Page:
Grave Accent: à, è, ù

Accent grave

Only three French vowels can take the grave accent: à, è, and ù, and the purpose of the accent depends on the letter in question.

E accent grave

On the letter e, the grave accent is a pronunciation marker, indicating that the pronunciation is [ɛ]. In French, this sound is most commonly found in closed syllables. When spelling out loud, è is called e accent grave.

Par exemple…

è sound
une espèce   type, species
une lèvre   lip
une pièce   room, coin, play
très   very

  Note that there are other spellings which create the same e sound – see lesson on E.

Accent on grammar

1) È features in two types of stem-changing verbs:

  • é_er to è_er verbs: é (e accent aigu) changes to è in the affected conjugations.
gérer   je gère
répéter   je répète
  • e_er to è_er verbs: the first e changes to è in the affected conjugations.
acheter   j’achète
lever   je lève

2) È is the first letter of the third person plural passé simple ending of all -er verbs:

donner   ils donnèrent
aller   ils allèrent

3) È is added to the end of regular -er verbs in inversion with je:

parler   parlè-je
marcher   marchè-je

A accent grave and U accent grave

On the letters a and u, the grave accent has nothing to do with pronunciation; instead, it usually serves to distinguish between words that would otherwise be spelled identically.

Ù is found in just one word:

ou or (conjunction)   where (interrogative adverb)
where, when (relative pronoun)

À is found at the end of about a dozen short words:

Par exemple…

a third person singular of avoir   à to, at in (preposition)
la the (definite article)
her, it (direct object)
   there (adverb)

A few of these words don’t have an unaccented counterpart:

déjà already
holà hey, hello, hang on

 Related lessons

 Share / Tweet / Pin Me!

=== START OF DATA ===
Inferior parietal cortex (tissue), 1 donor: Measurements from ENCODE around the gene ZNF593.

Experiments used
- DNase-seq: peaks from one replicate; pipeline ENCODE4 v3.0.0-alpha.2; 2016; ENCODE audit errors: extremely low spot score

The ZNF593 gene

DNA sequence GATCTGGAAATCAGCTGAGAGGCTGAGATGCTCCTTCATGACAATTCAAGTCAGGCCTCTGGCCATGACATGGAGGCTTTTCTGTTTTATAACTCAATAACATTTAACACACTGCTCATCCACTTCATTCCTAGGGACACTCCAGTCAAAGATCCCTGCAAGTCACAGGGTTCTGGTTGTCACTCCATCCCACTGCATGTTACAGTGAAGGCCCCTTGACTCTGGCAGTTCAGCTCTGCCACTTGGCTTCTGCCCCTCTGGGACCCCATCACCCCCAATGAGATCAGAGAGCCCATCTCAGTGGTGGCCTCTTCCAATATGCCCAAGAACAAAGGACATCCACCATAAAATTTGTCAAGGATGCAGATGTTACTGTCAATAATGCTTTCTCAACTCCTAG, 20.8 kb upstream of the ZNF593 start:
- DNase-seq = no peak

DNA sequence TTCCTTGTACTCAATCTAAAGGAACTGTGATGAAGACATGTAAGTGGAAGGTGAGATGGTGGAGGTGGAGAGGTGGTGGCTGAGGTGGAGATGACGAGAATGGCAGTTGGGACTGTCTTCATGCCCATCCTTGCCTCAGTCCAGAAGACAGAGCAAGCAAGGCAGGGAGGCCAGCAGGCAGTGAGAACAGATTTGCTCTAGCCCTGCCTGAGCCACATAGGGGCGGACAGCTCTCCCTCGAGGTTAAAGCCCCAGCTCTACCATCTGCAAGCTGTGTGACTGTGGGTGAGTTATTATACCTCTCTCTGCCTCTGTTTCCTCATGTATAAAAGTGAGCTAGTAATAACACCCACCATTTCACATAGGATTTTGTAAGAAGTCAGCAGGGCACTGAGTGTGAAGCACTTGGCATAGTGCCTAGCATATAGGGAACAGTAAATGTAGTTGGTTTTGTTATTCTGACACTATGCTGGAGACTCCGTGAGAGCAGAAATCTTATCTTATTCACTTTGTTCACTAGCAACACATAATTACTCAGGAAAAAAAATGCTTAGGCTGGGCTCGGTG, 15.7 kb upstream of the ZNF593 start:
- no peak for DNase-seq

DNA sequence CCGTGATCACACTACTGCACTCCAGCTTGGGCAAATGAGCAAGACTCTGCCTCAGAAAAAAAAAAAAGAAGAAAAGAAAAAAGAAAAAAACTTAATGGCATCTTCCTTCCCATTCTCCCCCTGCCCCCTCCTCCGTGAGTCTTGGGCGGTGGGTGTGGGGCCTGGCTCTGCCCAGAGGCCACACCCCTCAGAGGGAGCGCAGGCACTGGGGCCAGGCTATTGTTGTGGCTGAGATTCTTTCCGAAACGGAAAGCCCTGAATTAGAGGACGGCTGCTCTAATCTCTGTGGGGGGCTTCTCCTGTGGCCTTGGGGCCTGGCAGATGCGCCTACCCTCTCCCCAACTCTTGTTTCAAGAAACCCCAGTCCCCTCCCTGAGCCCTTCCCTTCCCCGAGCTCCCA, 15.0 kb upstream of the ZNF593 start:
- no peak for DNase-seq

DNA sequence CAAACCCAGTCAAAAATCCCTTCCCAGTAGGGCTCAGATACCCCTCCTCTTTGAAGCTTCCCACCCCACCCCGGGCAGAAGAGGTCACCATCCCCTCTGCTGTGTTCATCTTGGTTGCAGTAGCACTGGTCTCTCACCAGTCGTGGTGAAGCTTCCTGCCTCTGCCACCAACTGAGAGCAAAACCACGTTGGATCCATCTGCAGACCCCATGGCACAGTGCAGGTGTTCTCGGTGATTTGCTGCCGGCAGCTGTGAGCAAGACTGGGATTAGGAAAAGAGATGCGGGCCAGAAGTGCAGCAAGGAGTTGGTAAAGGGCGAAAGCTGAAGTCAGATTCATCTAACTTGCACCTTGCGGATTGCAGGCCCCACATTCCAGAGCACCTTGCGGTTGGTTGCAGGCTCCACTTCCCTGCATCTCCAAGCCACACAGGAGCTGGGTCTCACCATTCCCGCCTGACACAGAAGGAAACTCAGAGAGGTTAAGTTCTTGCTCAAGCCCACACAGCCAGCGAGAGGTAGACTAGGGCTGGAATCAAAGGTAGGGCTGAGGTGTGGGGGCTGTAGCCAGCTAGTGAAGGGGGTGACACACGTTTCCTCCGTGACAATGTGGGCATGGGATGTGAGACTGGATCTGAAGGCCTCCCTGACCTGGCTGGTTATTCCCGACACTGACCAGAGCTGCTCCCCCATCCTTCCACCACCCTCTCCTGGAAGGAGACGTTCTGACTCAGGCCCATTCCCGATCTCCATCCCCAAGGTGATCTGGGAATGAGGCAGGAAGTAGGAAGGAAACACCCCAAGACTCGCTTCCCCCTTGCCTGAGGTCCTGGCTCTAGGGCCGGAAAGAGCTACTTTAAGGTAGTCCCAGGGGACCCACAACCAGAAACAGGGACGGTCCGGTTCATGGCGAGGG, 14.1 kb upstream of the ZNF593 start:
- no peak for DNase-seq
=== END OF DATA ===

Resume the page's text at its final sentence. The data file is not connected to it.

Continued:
French grave accent
  Lawless French Files:  

Stay up to date with Lawless French

Any Questions?

 Get help on the forum.
  
 

More Lawless French

 Subscribe to my twice-weekly newsletter.
       

Support Lawless French

  This free website is created with love and a great deal of work.

If you love it, please consider making a one-time or monthly donation.

Your support is entirely optional but tremendously appreciated.

2 Responses

  1. Gustavo Domínguez (@vitaprimo) 27 July 2018 / 12:50

    When I was studying French at l’Alliance Française several years ago, a professor made a quick comment about this rule when a word has three És in succession, I don’t recall any, something like “télépré–something”, then the second or middle, I’m not sure as if they were only three or starting three and up..as I was saying, the middle one would then be changed to È, just for aesthetics. “Télèpré–somethingmadeup”. it would look so much better if I could type italics in here. 😅

    Anyway, he showed us some examples but it was the time were I was still taking notes in actual paper and I lost track of it. Do you perhaps know about this so you could point me if you feel charitable to a reference? 🙂 Or better yet, it would make a great post for your website that, I should say I was a big big fan when it was a section in About and I was waiting for the emails all the time for new content. Because of I started getting less time eventually it started to pile up and I ended up unsubscribing. 🙁

    I’d really like to thank you though, it was very enjoyable to read. When I discovered your column I was already getting to the advanced levels and they told me I could skip one and just reinforce; Lawless French felt like fell from heaven.

    Je vous remercie millions !